Cohousing is where people living in the same area decide to join forces and work together as a community. They have private homes but share communal areas, resources and tasks. Cohousing can offer company and support for older people, but it might not suit everyone.
This guide explains what cohousing is, how communities work and the potential advantages and disadvantages for older people. We cover the following areas:
1. What is cohousing?
2. Cohousing and older people
3. The benefits and drawbacks of cohousing
What is cohousing?
Cohousing is all about community. People live in private, self-contained homes but share communal areas and amenities, and socialise or eat together. Cohousing schemes typically contain between eight and 40 households.
A cohousing community might be a new purpose-built development, an old estate, a set of streets or even a cul-de-sac. But it’s the people that make the community, not the houses. Cohousing communities are created and run by their residents, so there is no outside help to manage the community or maintain facilities.
Cohousing is a relatively new concept in the UK. The first communities were all owner occupied but an increasing numbers of housing associations and other groups are designing cohousing communities and looking for new ways to offer affordable housing to buy or rent.
Cohousing and older people
Some cohousing communities are for families, and others are specifically for older people. Cohousing for older people can help to tackle feelings of loneliness and isolation. Members of the community look out for each other and give one another mutual support.
For many older people it can remind them of the neighbourhood spirit they knew when growing up.
A central area
Most cohousing communities are built around a central area. This is the hub of the community and might contain a communal kitchen, shared laundry and a large eating area where everyone can eat together. There might also be a guest room where members of the community can have visitors to stay.
Cohousing communities are often built to be sustainable, using renewable energy and other eco-friendly ways of living.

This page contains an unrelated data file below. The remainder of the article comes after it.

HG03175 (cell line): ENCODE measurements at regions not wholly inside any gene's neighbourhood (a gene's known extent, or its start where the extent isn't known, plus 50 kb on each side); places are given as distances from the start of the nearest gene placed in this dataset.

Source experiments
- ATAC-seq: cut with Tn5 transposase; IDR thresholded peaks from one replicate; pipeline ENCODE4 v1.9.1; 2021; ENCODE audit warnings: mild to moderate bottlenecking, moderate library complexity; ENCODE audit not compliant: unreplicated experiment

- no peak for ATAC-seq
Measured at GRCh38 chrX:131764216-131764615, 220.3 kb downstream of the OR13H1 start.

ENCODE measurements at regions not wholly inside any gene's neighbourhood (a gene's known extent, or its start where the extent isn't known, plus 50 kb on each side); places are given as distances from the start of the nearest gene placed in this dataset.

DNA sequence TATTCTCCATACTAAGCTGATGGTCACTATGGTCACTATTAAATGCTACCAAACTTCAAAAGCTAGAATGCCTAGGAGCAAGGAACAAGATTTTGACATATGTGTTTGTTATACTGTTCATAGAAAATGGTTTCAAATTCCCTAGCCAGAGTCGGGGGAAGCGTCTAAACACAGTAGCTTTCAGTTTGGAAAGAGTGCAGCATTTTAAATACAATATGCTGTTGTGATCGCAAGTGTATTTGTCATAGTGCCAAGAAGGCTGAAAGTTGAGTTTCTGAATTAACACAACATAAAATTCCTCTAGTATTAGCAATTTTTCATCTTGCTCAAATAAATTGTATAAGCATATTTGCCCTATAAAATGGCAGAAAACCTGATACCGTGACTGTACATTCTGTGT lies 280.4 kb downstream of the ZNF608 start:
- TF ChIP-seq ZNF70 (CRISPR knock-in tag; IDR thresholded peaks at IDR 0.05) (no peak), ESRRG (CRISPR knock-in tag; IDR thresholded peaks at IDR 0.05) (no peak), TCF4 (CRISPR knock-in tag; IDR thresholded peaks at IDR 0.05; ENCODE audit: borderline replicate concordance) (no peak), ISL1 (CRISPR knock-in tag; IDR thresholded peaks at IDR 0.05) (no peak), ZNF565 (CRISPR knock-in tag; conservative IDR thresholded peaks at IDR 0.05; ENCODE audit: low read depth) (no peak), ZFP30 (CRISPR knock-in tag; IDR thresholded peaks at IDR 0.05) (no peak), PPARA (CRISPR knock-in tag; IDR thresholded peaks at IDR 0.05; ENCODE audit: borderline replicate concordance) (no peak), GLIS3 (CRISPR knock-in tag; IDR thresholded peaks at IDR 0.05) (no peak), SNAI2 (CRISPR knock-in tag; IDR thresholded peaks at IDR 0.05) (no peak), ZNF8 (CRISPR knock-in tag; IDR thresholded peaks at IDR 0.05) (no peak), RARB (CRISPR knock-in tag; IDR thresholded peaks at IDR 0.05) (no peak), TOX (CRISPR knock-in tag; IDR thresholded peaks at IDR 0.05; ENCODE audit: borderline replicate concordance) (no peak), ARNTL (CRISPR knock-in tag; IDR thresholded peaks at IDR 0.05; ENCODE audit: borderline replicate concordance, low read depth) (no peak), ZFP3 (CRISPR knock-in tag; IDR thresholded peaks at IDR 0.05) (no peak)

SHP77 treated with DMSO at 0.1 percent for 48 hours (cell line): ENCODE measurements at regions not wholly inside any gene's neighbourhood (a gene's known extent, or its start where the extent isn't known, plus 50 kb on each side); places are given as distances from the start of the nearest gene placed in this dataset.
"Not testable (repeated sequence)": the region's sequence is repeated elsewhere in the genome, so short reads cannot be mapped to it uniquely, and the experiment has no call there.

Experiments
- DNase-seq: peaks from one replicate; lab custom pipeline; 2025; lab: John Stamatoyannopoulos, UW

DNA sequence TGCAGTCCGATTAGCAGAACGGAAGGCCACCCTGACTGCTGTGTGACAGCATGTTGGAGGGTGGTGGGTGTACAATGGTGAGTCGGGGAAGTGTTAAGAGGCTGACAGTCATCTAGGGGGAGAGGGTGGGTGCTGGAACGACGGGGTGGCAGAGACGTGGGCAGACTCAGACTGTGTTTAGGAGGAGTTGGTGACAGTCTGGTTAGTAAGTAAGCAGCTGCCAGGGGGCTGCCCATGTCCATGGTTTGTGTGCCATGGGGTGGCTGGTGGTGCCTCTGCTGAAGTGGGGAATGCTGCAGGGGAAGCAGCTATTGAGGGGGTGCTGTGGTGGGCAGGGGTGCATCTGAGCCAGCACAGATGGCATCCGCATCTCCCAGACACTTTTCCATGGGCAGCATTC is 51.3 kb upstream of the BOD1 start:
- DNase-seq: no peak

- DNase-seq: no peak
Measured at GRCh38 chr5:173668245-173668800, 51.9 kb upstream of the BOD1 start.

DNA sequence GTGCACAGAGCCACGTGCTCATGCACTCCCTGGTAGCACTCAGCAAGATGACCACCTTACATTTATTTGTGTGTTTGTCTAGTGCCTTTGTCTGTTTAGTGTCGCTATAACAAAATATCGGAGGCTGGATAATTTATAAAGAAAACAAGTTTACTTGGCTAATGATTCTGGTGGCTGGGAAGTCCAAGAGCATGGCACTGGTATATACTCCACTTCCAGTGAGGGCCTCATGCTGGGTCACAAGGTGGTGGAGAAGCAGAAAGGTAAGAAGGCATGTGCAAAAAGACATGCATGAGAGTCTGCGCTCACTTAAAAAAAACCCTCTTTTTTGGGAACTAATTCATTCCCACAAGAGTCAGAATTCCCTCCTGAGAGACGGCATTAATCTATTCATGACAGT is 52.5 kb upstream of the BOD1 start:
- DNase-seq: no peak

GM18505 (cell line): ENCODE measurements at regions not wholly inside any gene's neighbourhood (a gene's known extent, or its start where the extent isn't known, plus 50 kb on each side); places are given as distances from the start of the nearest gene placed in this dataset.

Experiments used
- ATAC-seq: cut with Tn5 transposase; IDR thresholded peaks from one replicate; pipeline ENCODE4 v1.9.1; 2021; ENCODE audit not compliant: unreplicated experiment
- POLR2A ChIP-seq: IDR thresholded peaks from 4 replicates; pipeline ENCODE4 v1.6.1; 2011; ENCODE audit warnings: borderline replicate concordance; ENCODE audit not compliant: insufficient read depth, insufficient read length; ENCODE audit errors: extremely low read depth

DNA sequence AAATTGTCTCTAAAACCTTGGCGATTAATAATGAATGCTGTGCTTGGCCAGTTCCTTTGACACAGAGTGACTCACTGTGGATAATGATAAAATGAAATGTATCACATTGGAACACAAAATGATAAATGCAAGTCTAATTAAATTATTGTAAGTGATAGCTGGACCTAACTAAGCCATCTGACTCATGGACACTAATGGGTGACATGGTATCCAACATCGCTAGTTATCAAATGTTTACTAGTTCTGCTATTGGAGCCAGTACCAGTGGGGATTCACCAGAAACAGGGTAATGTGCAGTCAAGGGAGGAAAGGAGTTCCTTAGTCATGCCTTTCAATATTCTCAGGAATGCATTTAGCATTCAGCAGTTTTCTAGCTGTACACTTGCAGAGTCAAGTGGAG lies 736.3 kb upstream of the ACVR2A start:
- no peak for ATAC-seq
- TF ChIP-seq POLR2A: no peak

The community will usually decide on communal tasks that have to be done and allocate jobs to certain people. That might mean putting in a few hours per week to help your community – by mowing the communal lawn, painting a fence, doing a bit of gardening or cooking a group meal.
People living in cohousing can save money, and be more environmentally friendly, by sharing appliances and gadgets. For example, using communal laundry facilities, and sharing garden and DIY tools.
The benefits and drawbacks of cohousing
There are some obvious benefits to cohousing:
- Reduced costs: sharing resources can help to cut daily living costs
- Environmentally friendly: sharing resources can help to reduce the impact on the environment
- Good neighbours: offering mutual help and support
- A sense of community: can help to combat loneliness and isolation
- Sharing jobs: many hands make light work
- Security: community members look out for each other.
However, living in a close-knit community may not suit everyone and there are disadvantages:
- Lack of privacy/time alone: although everyone has their private home there is an expectation to participate in the community. So this isn’t for loners.
- Work commitment: members of the community share the workload and this might be too much for some older people with illnesses or disabilities.
- No specialist care or support: unlike sheltered housing or retirement villages there are no onsite care options. Although people can still use care at home services.
- Community decisions: many decisions are made by the group so you can’t always make the choices that best suit you.
- Retirement villages: Our guide to the pros and cons of moving to a retirement village, which might be an alternative way of living to cohousing.
- Sheltered housing: Read about the different types of sheltered housing and the benefits and drawbacks of assisted living.
- Your relative moves in with you: An overview of what to think about if you are considering moving your relative in with you.
Page last reviewed: 31 January 2016
Next review due: 30 September 2017